As apprenticeship numbers continue to grow in WA, one company is setting its own high targets with a focus on encouraging more women into trades.
Byrnecut, an internationally renowned specialist underground mining contractor, currently has eight female apprentices on staff in WA and is placing a big emphasis on recruiting more apprentices and trainees, supported by CCIWA’s Apprenticeship Support Australia (ASA).
About five per cent of the company’s apprentices are female, which is a significant increase from previous years. “Women provide an entirely different way of looking at trades and life itself,” says Russell Sneddon, Byrnecut Apprentice Coordinator Perth. “This provides another way to analyse issues and come up with different solutions to problems the trade presents.”
Sneddon says it is “hugely important” to encourage more women to take up a trade.
“We are dedicated to elevating female representation in the mining industry and creating pathways to solid and successful careers that they are absolutely capable of,” he says.
He says this starts with inspiring younger girls to start thinking about apprenticeships as a career pathway when they are at school. “Businesses can and must step up in this regard,” he says.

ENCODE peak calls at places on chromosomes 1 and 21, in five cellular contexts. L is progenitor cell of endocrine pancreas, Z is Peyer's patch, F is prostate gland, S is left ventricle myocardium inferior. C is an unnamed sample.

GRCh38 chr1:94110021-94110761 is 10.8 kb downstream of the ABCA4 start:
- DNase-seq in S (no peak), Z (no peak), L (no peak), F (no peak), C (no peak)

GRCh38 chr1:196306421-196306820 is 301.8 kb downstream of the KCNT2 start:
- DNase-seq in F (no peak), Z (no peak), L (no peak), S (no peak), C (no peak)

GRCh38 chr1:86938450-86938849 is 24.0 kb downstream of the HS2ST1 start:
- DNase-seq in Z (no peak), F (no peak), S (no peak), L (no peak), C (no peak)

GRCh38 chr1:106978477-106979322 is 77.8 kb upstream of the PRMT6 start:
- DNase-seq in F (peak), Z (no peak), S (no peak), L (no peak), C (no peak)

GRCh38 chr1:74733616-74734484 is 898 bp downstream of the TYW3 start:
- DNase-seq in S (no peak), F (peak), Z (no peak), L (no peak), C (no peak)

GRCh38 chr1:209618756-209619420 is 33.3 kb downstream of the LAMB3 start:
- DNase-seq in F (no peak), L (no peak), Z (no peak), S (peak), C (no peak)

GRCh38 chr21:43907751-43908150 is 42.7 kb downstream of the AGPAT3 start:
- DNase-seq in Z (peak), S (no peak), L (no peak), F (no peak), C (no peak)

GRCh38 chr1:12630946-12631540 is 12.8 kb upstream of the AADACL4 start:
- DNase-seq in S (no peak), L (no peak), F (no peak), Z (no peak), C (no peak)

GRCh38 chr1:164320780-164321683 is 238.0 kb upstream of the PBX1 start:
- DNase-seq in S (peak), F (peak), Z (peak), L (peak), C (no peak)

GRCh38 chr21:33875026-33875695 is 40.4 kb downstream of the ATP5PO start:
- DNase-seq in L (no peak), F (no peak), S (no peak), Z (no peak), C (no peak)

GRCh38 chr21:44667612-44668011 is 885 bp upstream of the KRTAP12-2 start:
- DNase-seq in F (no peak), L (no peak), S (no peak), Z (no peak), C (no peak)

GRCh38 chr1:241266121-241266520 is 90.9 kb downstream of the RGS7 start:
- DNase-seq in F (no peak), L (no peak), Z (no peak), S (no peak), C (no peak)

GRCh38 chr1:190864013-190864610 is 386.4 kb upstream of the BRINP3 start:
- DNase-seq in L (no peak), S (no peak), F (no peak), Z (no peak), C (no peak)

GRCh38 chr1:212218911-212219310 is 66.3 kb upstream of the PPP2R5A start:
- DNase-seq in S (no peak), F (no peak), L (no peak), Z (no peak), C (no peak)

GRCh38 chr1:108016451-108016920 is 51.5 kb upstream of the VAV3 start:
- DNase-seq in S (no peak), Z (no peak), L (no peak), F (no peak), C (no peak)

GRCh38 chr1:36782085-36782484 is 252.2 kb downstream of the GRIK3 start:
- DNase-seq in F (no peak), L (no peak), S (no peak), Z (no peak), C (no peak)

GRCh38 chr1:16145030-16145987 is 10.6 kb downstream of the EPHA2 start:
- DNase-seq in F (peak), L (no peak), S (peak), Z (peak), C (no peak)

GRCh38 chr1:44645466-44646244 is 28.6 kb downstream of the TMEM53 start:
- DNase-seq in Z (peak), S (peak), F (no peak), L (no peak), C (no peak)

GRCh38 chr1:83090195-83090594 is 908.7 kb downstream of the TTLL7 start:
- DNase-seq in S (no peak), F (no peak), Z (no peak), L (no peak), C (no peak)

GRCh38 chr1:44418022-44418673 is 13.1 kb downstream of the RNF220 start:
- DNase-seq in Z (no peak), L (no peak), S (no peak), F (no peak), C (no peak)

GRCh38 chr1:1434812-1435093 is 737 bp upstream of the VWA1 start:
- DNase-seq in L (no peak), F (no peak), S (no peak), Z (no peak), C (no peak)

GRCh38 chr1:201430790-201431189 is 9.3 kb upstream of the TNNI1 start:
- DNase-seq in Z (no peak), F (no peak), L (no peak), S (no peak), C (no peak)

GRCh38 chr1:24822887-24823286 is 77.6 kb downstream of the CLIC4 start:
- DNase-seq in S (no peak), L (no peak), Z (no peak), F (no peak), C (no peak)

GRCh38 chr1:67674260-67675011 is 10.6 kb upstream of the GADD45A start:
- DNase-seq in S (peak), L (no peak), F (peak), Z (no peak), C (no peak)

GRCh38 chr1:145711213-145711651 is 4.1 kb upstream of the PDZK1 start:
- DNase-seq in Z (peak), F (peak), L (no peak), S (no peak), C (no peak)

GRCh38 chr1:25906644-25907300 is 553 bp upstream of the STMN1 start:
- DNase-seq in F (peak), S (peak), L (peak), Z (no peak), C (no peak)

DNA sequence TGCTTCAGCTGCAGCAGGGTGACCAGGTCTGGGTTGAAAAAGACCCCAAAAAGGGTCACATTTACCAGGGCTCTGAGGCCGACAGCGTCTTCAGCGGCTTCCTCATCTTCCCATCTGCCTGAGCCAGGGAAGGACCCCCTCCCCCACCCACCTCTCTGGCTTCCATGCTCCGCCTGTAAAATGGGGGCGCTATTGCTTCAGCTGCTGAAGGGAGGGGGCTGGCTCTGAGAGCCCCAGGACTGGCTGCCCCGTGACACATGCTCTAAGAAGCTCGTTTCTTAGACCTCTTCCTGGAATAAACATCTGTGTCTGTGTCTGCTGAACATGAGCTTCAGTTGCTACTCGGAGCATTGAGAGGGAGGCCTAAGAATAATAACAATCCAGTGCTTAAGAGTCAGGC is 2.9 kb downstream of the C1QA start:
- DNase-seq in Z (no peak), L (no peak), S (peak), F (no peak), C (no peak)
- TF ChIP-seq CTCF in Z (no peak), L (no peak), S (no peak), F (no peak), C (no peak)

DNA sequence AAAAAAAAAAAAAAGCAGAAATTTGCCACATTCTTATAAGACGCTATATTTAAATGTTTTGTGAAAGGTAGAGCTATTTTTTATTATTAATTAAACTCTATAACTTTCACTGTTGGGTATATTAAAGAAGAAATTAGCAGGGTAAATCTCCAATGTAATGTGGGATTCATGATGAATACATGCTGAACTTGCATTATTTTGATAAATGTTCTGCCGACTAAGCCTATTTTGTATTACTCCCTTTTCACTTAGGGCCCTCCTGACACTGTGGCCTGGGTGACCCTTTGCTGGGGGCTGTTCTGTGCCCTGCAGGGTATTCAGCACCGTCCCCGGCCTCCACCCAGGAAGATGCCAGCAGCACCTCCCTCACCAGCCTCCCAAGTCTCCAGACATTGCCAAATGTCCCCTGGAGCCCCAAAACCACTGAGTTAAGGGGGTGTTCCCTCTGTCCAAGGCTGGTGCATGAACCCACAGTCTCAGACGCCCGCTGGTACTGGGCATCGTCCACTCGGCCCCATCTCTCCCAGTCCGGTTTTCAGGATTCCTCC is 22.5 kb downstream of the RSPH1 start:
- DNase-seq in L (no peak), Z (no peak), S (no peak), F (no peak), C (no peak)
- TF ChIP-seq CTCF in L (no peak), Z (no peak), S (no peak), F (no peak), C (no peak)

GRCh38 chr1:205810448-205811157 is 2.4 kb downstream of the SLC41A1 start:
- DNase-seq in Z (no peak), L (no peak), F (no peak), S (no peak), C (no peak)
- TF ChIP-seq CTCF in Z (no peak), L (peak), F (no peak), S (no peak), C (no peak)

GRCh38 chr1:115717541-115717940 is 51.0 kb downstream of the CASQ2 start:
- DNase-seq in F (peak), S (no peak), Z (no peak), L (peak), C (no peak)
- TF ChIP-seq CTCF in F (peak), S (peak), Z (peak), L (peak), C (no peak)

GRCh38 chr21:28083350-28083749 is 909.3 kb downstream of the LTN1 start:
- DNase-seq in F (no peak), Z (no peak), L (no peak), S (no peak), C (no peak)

“Young girls need to hear from people such as myself about the opportunities present and how to best position yourself to be able to grasp those opportunities.
“Make it known that they are treated exactly the same as a young boy in the same position. Also, as with boys, let people know that there are perfectly good career paths available besides going to university.”
Sneddon says the biggest misconceptions about women in trades include a lack of support on the worksite, too much “boys club” behaviour, and not enough being done to help women feel valued and comfortable at work.
“These are being constantly addressed and improved,” he says, adding that more conversations with other women in trades and educational material on what life is actually like on a work/mine site may also help dispel misconceptions.
Sneddon says ASA has always been there when support is needed.
“They go above and beyond to help us make our employees as comfortable as possible and offer another layer of support, particularly for the younger apprentices,” he says.
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